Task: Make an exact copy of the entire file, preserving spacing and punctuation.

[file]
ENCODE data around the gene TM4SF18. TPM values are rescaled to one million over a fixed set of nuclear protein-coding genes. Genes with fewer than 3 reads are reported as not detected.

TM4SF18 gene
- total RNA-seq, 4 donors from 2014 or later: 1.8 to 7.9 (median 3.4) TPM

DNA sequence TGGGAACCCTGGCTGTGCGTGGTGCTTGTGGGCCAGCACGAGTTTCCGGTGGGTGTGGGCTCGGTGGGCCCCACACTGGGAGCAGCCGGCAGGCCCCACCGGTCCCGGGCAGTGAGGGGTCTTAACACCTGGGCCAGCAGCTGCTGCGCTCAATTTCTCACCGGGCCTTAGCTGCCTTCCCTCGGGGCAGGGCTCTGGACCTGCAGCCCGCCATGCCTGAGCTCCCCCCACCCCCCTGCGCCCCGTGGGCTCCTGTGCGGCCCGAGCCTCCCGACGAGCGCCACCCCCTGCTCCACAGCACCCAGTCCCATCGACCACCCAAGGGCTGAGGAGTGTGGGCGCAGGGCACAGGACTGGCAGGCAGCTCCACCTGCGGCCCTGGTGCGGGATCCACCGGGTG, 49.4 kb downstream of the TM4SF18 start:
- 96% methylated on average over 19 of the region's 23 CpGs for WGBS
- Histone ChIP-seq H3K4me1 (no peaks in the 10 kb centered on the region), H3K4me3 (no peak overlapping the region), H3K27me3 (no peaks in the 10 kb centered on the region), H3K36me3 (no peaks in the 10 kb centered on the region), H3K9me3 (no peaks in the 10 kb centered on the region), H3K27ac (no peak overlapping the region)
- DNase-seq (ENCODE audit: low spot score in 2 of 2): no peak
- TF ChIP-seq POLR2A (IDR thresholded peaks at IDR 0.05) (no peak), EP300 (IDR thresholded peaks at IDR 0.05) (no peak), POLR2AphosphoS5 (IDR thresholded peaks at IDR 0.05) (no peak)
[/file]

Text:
ENCODE data around the gene TM4SF18. TPM values are rescaled to one million over a fixed set of nuclear protein-coding genes. Genes with fewer than 3 reads are reported as not detected.

TM4SF18 gene
- total RNA-seq, 4 donors from 2014 or later: 1.8 to 7.9 (median 3.4) TPM

DNA sequence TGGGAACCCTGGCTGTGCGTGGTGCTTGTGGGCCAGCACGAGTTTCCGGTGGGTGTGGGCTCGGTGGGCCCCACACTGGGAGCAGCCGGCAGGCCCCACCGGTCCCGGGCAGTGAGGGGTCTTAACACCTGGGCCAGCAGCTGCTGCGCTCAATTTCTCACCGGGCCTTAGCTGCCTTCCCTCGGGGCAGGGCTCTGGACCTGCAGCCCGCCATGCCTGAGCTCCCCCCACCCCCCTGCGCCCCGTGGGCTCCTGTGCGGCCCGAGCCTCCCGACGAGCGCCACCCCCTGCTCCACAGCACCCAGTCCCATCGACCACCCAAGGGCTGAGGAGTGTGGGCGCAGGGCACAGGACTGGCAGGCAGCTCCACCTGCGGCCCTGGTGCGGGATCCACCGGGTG, 49.4 kb downstream of the TM4SF18 start:
- 96% methylated on average over 19 of the region's 23 CpGs for WGBS
- Histone ChIP-seq H3K4me1 (no peaks in the 10 kb centered on the region), H3K4me3 (no peak overlapping the region), H3K27me3 (no peaks in the 10 kb centered on the region), H3K36me3 (no peaks in the 10 kb centered on the region), H3K9me3 (no peaks in the 10 kb centered on the region), H3K27ac (no peak overlapping the region)
- DNase-seq (ENCODE audit: low spot score in 2 of 2): no peak
- TF ChIP-seq POLR2A (IDR thresholded peaks at IDR 0.05) (no peak), EP300 (IDR thresholded peaks at IDR 0.05) (no peak), POLR2AphosphoS5 (IDR thresholded peaks at IDR 0.05) (no peak)